Into the Woods: The Beginning of Spring

Launching with the vernal equinox, Into the Woods takes viewers into the rugged Canadian back country. Learn about wild foods and medicines, the techniques of bushcraft and homesteading, the almost legendary skills of woodsmen to track wildlife and thrive in remote country. Travel by air, horse and canoe to experience the rare beauty of the Canadian woodlands, and visit modern bushmen as well as the heroes engaged in preserving this threatened ecosystem even as industries invade for its last resources.

Today, we begin with a look at how winter helps Maritime forests transition from soft to hardwood and immerse in the first hints of spring upon a frozen landscape.

Categories: Uncategorized | 5 Comments

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5 thoughts on “Into the Woods: The Beginning of Spring

  1. Kim Lipscomb

    Thanks, wonderful info. Homesick!

  2. Anne Studley

    Interesting you say that the winter enables the forest to transition into hardwood due to the aerial elements taking down the evergreens. Maybe I didn’t get exactly what you were saying, but what about all of those vast boreal forests with zillions of evergreens enduring all kinds of harsh weather, and this past week the birches around Keji were bending over almost double from the ice. They seemed every bit as vulnerable as the evergreens.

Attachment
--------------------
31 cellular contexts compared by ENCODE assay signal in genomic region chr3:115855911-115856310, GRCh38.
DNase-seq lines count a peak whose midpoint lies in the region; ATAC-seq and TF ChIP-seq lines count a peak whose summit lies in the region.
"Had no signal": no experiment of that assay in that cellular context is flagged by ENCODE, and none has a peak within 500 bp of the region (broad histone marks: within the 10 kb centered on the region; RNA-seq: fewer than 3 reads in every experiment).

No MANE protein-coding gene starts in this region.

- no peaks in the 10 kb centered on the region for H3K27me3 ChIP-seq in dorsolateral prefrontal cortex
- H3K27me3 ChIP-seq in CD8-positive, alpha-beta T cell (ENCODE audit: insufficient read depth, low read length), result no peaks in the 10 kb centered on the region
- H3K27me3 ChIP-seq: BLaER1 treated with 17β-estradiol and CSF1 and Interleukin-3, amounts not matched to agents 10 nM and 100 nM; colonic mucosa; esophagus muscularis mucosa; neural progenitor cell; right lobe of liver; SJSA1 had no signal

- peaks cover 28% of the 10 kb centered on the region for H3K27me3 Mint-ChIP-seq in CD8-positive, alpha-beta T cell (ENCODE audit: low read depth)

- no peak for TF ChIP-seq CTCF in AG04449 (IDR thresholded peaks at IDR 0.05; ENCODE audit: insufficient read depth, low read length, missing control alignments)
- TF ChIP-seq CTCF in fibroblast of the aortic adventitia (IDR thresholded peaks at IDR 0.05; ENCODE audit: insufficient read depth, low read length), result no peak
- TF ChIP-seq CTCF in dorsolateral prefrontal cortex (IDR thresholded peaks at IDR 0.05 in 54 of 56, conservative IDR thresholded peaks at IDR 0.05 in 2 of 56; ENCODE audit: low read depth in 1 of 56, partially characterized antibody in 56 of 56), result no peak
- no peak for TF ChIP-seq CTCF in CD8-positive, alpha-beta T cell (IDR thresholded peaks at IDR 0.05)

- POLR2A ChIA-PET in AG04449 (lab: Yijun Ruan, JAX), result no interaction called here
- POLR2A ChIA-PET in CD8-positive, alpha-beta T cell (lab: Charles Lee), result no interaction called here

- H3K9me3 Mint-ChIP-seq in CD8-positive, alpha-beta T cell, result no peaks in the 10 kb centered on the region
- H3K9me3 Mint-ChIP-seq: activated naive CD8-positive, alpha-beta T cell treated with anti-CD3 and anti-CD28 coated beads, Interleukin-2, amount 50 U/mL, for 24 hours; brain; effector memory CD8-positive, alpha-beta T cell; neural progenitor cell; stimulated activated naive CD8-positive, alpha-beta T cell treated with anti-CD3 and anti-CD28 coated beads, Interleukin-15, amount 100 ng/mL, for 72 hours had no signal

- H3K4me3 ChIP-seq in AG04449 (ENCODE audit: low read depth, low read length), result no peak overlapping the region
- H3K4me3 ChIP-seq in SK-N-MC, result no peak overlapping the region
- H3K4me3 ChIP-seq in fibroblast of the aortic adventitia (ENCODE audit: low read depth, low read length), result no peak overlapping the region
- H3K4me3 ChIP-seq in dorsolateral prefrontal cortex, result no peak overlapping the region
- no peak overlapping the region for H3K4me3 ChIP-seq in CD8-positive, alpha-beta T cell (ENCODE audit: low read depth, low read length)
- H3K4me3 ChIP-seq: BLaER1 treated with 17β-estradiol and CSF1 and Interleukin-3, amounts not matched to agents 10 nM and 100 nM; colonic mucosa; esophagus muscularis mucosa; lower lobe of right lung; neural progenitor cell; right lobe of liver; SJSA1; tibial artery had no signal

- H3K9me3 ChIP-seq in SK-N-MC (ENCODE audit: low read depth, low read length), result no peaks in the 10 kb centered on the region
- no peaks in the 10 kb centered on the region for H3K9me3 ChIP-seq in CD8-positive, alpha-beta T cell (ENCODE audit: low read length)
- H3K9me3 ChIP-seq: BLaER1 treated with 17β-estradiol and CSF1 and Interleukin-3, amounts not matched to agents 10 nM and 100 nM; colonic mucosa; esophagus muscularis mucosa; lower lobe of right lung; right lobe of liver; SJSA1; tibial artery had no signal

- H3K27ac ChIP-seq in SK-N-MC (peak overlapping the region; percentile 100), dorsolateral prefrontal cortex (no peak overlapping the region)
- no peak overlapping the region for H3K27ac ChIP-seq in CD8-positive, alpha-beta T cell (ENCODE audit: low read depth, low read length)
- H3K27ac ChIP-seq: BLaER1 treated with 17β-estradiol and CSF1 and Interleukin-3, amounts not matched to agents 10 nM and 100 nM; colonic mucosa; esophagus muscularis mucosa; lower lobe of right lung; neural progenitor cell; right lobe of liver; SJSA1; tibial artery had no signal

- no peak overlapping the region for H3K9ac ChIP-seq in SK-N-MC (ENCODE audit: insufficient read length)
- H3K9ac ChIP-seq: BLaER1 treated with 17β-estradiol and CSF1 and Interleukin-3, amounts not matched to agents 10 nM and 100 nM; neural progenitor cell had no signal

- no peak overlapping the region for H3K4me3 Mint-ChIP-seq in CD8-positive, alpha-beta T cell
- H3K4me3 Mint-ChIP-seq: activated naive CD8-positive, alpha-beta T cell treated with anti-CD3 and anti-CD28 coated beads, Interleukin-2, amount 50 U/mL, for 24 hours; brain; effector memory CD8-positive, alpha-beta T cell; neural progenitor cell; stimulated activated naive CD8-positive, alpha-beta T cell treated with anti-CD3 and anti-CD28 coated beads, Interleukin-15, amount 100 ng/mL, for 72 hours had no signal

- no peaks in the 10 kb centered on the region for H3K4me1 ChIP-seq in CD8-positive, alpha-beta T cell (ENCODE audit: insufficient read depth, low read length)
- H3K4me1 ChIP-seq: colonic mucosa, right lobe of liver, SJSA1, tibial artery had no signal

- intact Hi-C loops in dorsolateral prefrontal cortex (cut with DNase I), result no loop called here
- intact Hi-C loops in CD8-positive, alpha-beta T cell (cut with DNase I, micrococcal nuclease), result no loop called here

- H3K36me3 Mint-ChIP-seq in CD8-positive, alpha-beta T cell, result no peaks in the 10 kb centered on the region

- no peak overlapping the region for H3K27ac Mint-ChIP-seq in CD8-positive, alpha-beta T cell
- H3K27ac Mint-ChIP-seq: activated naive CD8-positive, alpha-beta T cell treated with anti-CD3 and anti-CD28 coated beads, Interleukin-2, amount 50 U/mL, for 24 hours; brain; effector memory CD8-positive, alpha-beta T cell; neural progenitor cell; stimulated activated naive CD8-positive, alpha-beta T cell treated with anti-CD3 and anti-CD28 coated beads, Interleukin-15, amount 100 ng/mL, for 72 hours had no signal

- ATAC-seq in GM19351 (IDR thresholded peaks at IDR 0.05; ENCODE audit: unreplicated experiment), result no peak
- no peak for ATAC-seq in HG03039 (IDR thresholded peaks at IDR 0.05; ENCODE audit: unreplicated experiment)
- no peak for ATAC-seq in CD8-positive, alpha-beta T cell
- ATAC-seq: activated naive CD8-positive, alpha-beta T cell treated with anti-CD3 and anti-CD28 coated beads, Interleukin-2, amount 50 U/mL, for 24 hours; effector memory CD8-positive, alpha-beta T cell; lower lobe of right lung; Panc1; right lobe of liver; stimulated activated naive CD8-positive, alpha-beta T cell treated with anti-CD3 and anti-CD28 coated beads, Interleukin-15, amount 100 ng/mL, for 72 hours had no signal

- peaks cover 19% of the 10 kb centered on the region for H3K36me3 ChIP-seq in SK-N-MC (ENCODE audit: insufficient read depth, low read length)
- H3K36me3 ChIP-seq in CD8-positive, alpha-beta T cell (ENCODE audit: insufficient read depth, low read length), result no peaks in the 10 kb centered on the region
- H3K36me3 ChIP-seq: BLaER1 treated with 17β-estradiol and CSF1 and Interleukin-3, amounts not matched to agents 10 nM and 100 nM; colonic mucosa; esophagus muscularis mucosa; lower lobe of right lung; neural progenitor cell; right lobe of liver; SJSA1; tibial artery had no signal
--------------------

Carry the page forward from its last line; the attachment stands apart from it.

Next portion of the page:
• Trees rely on one another for stability, and specific tree species are adapted to specific environments. A boreal tree is adapted to survive in a boreal environment, and in such an environment millions of spruce work to absorb the wind together. Also, in boreal environments, where the topsoil is shallow and acidic and the ground is hard with permafrost only a foot or two below the surface, boreal trees cannot get very tall. Forests of black and white spruce in the Alaskan interior were rarely ever more than twenty feet tall, though in sheltered valleys and mountainsides safe from the prevailing wind there were exceptions. There is also the matter that boreal environments do not experience the same degree of snowfall that we do here. Alaska, for example, is mostly an arctic/subarctic desert, and snowfall is light compared to here. So the tops of boreal spruce are shorter, stand together in groups for mutual support, and rarely become stressed with top heavy snow-loads. You might email Bob Bancroft about this for more information. He has planted and restored an entire 70 acre forest on his land over 5 decades and is a biologist with copious notes on forest development.

      Regarding the birches you mentioned, it is common that birches (and some other tree species) double over when it freezes. These are younger, more flexible trees. Tie some orange tape to some of them so you can know them when you see them and watch their behavior as spring comes. They will stand back up.

      • Anne Studley

        Thank you for the very interesting education!

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